A Homegrown Moment - COPIED

By Ian HutchinsonOctober 26, 2007, 4:00 pm
MONTREAL -- In so many words, the common opinion on Mike Weir is that hes a nice, classy guy who gives everyone a warm fuzzy when he succeeds on the PGA Tour.
Well, appearances can be deceiving.
Before the nasty e-mails start, thats not to insinuate that Weir is not genuine. Hes every bit the smiling, polite guy you see interviewed after setting so many Canadian benchmarks such as his 2003 Masters win.
Weirs class and obvious talent are his trademarks, but hidden in the shadows is a very important and underrated factor that has contributed to his success, which continued on Sunday with his one-shot victory at the Frys Electronics Open in Scottsdale, Ariz.
Weir is one of the toughest dawgs in the yard, a trait usually attributed to Tiger Woods, who is known to glare down anyone approaching one of his bones. Like Weir, Woods has reconstructed his swing over the years and even tripped up from time to time, but never over an extended period.
Weir has more mud on him than the big dawg, which is what makes his three-plus years without a win a testament to his mental toughness. Its been speculated that giving up the lead at the 2004 Canadian Open and losing to Vijay Singh was the beginning of his struggles, a theory Weir quickly dismisses.
That has nothing to do with my struggles, he said. I lost that tournament, but that has zero to do with my struggles. My struggles had to do with my back injuries.
When youre not 100 per cent, youre trying to play and you cant practice as much and you get off the mechanics of your golf swing. You start making compensations and you can get into a funk.
Hey, Ive lost plenty of tournaments before. Ive lost more than Ive won. That goes away quickly.
What doesnt go away are the injuries that were becoming more prevalent as the 2005 season wore on. It was frustrating the way I was hitting the ball and frustrating when every time I tried to go work on it, I wasnt seeing results, then it kind of set me back a couple of days.
My neck would be really sore. I couldnt stay on top of it.
If this dawg was to stay in the yard for a long time, there would have to be some serious changes to his swing and that meant conversion to the now popular stack-and-tilt theory.
Basically, its swinging in a circle, not any movement off the ball, no lateral shift at all, just staying centred over the ball, which most of the great players in the history of the game have done, said Weir.
Its just easier to practice. Its easier on your joints. Its easier on your spine, he added. Its a combination of longevity in the game, which I wanted, injury prevention and better ball-striking and more power.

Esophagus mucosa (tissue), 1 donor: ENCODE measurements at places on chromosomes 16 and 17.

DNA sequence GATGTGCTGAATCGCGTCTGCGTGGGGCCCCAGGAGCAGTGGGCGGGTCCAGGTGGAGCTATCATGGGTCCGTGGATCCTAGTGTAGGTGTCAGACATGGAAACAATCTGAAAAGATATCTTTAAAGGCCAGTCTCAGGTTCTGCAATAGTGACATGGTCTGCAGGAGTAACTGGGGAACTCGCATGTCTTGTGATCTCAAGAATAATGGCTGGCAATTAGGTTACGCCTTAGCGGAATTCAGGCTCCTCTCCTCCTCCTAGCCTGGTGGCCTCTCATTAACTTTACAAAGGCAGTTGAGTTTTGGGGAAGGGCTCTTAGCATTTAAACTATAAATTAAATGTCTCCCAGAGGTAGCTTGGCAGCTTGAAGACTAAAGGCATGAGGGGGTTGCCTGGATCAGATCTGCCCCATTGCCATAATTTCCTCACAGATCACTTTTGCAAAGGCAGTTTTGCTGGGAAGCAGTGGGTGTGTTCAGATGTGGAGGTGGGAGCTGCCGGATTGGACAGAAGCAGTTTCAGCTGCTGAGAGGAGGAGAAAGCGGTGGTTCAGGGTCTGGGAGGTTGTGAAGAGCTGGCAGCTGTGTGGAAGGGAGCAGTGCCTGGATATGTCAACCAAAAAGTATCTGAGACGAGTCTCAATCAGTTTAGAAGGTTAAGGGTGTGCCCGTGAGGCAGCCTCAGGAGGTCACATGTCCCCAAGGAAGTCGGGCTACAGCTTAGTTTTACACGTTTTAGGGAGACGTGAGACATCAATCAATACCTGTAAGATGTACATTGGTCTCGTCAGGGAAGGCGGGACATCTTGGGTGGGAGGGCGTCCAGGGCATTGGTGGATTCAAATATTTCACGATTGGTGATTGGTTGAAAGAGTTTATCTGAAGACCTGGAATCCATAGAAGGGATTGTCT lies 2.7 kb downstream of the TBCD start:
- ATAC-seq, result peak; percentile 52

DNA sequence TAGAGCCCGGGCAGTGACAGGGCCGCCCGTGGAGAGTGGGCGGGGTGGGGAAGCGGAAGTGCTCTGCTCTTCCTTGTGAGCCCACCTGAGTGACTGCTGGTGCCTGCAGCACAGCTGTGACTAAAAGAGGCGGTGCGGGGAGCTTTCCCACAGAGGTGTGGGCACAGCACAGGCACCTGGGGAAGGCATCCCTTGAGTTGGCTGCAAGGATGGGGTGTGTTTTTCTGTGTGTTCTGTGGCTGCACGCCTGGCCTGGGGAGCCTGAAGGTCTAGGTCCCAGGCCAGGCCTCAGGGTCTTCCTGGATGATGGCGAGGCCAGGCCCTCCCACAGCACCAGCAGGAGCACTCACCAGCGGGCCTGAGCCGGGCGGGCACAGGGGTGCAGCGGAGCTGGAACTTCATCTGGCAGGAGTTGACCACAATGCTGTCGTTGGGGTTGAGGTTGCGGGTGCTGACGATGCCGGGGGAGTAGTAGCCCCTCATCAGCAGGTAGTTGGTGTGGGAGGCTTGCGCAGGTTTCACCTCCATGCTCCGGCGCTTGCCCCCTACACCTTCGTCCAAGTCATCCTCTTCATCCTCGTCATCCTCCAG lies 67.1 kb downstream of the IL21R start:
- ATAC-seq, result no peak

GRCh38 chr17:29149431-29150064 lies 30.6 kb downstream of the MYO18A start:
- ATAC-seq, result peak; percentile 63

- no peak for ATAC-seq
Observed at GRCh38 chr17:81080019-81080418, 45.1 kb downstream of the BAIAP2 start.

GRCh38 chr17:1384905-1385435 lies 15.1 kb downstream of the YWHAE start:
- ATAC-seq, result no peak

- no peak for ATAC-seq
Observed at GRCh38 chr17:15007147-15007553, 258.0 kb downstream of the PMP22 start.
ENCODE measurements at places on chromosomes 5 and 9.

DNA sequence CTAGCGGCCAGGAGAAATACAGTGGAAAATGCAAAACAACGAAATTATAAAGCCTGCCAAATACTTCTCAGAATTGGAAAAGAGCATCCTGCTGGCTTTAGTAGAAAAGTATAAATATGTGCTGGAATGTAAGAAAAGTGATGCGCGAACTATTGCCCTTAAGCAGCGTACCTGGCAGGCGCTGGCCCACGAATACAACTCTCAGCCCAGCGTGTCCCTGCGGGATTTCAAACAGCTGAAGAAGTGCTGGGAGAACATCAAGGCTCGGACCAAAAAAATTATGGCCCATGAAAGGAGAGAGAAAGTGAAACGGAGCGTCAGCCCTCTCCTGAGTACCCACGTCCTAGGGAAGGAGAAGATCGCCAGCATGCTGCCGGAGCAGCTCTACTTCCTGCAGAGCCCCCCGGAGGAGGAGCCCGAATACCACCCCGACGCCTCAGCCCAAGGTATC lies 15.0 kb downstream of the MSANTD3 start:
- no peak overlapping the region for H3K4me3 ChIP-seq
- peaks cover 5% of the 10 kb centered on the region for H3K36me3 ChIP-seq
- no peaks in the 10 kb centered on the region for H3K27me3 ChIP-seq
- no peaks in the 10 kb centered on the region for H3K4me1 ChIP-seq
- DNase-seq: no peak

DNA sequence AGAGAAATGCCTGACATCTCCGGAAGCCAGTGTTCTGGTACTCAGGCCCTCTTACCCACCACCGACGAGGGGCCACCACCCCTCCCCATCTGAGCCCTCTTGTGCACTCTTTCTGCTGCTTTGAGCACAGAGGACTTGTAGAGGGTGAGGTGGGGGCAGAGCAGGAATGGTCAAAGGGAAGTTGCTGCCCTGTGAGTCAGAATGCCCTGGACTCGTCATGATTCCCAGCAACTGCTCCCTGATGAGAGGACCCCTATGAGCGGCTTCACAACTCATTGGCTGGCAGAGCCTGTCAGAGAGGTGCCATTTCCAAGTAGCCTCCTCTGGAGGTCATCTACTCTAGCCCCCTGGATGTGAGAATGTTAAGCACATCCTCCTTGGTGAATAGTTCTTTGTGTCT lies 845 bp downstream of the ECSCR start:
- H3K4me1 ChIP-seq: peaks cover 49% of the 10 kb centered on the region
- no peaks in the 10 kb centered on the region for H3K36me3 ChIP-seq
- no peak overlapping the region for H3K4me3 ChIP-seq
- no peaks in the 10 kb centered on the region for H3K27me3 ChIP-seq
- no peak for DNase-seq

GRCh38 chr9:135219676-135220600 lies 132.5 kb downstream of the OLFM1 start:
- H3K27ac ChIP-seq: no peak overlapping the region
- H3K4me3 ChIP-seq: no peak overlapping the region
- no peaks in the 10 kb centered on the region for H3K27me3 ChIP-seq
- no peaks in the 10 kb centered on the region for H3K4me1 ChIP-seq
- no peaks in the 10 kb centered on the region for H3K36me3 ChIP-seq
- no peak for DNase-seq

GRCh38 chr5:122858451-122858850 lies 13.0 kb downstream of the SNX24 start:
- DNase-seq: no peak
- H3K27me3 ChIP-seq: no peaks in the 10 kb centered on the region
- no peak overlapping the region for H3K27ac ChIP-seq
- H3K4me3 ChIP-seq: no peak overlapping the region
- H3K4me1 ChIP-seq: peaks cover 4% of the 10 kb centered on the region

The swing changes seemed to be kicking in as this season progressed, but not enough to make Weir anything but a controversial captains pick by Gary Player for the Presidents Cup at Royal Montreal. Despite his detractors, Weir stole the show, particularly in his thrilling singles victory against Woods.
I think this Presidents Cup could change his whole career, said Player afterwards.
Its showing signs of doing just that. Two weeks ago, the momentum from Montreal continued as Weir posted a tie for 10th in Las Vegas before his win in Scottsdale on Sunday.
Weir has made a habit of coming back from adversity. In 1999, he crashed and burned from contention at the PGA Championship only to pick up his first tour win a few weeks later at the Air Canada Championship in Vancouver.
In 2002, he couldnt manage a top-10 finish all year, but came back with three wins the following year, including a low-profile event played at Augusta National. This time around, the struggles went on longer, but Weir feels a new chapter has begun, comparing his win in Scottsdale to the Air Canada Championship.
Since it has been awhile, it felt similar to my first win and, with the changes I made, it is, in a way, a first win for this method Im working on.
I think (Weirs win) will be huge, especially if he is going through a few swing changes, added Bellevilles Jon Mills, who will join Weir in tour next season.
It will give him that added confidence that he definitely made the right decision and I think in the long run its going to pay off big time. I think its going to make him a much more consistent player. It puts him in the right mindset for next year.